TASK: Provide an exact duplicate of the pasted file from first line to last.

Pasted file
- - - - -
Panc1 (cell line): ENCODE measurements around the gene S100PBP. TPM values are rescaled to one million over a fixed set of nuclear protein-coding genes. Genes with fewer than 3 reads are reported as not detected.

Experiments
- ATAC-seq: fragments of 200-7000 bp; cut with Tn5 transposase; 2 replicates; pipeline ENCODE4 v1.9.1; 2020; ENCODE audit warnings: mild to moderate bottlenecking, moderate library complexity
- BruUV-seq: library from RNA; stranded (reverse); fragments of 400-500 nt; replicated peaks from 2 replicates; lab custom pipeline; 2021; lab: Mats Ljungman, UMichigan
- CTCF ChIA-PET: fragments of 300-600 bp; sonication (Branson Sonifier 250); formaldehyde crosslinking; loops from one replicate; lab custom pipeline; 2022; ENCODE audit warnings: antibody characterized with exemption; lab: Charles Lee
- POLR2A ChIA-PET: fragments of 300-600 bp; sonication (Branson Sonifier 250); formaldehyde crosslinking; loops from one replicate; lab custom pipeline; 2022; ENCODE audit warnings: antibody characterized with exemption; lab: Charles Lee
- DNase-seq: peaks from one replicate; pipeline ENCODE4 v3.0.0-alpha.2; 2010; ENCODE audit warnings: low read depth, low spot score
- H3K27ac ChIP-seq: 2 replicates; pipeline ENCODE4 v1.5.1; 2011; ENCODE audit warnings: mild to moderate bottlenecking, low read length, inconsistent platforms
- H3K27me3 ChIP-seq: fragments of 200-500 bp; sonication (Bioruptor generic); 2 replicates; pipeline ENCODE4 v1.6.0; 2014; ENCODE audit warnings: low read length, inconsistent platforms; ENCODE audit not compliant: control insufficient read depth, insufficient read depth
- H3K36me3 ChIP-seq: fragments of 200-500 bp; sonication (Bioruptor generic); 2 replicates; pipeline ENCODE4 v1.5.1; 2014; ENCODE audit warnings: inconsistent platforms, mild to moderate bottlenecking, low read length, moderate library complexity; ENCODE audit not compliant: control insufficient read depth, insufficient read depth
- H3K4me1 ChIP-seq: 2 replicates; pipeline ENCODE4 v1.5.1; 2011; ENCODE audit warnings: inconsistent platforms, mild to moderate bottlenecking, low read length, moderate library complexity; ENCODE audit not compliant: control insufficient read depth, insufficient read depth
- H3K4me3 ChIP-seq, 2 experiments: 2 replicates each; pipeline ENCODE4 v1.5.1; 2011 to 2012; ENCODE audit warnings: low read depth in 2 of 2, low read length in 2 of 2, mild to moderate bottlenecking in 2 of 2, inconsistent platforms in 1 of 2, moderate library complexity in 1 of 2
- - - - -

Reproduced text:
Panc1 (cell line): ENCODE measurements around the gene S100PBP. TPM values are rescaled to one million over a fixed set of nuclear protein-coding genes. Genes with fewer than 3 reads are reported as not detected.

Experiments
- ATAC-seq: fragments of 200-7000 bp; cut with Tn5 transposase; 2 replicates; pipeline ENCODE4 v1.9.1; 2020; ENCODE audit warnings: mild to moderate bottlenecking, moderate library complexity
- BruUV-seq: library from RNA; stranded (reverse); fragments of 400-500 nt; replicated peaks from 2 replicates; lab custom pipeline; 2021; lab: Mats Ljungman, UMichigan
- CTCF ChIA-PET: fragments of 300-600 bp; sonication (Branson Sonifier 250); formaldehyde crosslinking; loops from one replicate; lab custom pipeline; 2022; ENCODE audit warnings: antibody characterized with exemption; lab: Charles Lee
- POLR2A ChIA-PET: fragments of 300-600 bp; sonication (Branson Sonifier 250); formaldehyde crosslinking; loops from one replicate; lab custom pipeline; 2022; ENCODE audit warnings: antibody characterized with exemption; lab: Charles Lee
- DNase-seq: peaks from one replicate; pipeline ENCODE4 v3.0.0-alpha.2; 2010; ENCODE audit warnings: low read depth, low spot score
- H3K27ac ChIP-seq: 2 replicates; pipeline ENCODE4 v1.5.1; 2011; ENCODE audit warnings: mild to moderate bottlenecking, low read length, inconsistent platforms
- H3K27me3 ChIP-seq: fragments of 200-500 bp; sonication (Bioruptor generic); 2 replicates; pipeline ENCODE4 v1.6.0; 2014; ENCODE audit warnings: low read length, inconsistent platforms; ENCODE audit not compliant: control insufficient read depth, insufficient read depth
- H3K36me3 ChIP-seq: fragments of 200-500 bp; sonication (Bioruptor generic); 2 replicates; pipeline ENCODE4 v1.5.1; 2014; ENCODE audit warnings: inconsistent platforms, mild to moderate bottlenecking, low read length, moderate library complexity; ENCODE audit not compliant: control insufficient read depth, insufficient read depth
- H3K4me1 ChIP-seq: 2 replicates; pipeline ENCODE4 v1.5.1; 2011; ENCODE audit warnings: inconsistent platforms, mild to moderate bottlenecking, low read length, moderate library complexity; ENCODE audit not compliant: control insufficient read depth, insufficient read depth
- H3K4me3 ChIP-seq, 2 experiments: 2 replicates each; pipeline ENCODE4 v1.5.1; 2011 to 2012; ENCODE audit warnings: low read depth in 2 of 2, low read length in 2 of 2, mild to moderate bottlenecking in 2 of 2, inconsistent platforms in 1 of 2, moderate library complexity in 1 of 2